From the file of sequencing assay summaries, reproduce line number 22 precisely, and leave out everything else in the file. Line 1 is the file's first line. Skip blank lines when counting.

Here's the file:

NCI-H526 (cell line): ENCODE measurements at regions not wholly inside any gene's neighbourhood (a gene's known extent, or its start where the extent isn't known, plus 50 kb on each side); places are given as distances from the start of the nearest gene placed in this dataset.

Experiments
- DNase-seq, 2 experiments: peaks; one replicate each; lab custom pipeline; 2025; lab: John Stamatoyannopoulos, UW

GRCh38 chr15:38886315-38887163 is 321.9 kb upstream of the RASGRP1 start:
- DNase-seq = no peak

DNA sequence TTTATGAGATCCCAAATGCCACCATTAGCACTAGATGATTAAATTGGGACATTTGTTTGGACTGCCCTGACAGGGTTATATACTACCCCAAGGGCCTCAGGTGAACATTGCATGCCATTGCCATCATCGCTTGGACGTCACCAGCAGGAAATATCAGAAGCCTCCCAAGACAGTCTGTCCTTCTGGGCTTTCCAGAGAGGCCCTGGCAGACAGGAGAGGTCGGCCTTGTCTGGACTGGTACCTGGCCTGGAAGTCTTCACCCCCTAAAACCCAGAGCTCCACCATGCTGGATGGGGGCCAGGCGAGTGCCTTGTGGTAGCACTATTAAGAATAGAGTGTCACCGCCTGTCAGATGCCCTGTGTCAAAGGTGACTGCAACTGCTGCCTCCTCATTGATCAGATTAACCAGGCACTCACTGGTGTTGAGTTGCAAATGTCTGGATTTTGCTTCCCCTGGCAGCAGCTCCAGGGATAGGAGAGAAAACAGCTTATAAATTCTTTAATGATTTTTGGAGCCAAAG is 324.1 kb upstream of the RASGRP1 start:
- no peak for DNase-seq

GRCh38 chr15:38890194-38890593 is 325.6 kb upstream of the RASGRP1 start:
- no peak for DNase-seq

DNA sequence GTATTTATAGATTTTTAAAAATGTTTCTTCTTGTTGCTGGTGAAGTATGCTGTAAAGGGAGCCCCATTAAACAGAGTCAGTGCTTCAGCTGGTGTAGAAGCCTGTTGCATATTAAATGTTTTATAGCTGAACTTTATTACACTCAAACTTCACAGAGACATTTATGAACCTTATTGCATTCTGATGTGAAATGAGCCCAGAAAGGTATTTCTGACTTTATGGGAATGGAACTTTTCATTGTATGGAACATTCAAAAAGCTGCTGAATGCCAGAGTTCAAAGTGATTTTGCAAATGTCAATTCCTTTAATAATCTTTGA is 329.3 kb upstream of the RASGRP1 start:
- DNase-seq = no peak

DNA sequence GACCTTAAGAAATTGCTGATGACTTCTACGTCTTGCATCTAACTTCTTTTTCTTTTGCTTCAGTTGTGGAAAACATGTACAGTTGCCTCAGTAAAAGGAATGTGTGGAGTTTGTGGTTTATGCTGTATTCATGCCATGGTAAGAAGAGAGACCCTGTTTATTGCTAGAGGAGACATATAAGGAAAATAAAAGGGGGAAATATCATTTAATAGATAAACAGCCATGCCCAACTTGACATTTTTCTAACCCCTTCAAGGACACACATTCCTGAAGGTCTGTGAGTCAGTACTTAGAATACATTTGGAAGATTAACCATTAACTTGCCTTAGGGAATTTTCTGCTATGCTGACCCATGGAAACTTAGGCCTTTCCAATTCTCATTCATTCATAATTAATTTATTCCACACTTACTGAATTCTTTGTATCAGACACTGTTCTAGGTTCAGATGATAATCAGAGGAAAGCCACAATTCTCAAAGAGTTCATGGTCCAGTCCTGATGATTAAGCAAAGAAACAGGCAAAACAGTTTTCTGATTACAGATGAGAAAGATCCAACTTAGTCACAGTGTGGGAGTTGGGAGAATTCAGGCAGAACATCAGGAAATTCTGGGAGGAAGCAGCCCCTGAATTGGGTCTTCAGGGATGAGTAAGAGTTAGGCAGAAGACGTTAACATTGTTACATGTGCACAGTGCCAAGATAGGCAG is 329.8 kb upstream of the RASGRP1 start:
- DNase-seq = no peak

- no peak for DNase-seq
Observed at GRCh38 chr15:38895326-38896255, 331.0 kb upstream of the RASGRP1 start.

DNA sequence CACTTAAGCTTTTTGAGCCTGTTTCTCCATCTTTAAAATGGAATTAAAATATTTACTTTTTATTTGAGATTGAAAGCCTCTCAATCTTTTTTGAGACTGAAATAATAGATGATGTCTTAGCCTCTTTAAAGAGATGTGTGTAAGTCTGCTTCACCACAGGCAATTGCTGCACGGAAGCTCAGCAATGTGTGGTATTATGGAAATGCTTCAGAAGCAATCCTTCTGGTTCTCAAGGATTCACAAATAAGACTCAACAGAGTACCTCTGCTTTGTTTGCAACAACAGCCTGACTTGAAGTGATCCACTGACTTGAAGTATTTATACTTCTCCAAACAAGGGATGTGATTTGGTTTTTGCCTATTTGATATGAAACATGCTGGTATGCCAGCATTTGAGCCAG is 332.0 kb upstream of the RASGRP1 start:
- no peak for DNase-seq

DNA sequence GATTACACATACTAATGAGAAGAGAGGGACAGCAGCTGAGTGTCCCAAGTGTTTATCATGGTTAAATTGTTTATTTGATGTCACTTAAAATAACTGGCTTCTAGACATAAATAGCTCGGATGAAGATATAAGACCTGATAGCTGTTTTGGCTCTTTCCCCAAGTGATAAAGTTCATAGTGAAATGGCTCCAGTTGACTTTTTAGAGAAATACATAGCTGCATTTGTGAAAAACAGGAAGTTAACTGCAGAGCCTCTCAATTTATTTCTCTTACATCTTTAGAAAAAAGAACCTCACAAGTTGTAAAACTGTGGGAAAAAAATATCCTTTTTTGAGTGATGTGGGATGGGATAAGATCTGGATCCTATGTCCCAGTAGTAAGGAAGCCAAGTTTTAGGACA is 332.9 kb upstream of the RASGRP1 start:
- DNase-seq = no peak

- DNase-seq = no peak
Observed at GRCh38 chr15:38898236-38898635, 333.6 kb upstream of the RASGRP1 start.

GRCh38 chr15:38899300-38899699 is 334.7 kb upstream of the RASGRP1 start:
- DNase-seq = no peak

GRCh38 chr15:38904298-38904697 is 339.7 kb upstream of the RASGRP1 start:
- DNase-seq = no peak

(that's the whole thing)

GRCh38 chr15:38899300-38899699 is 334.7 kb upstream of the RASGRP1 start: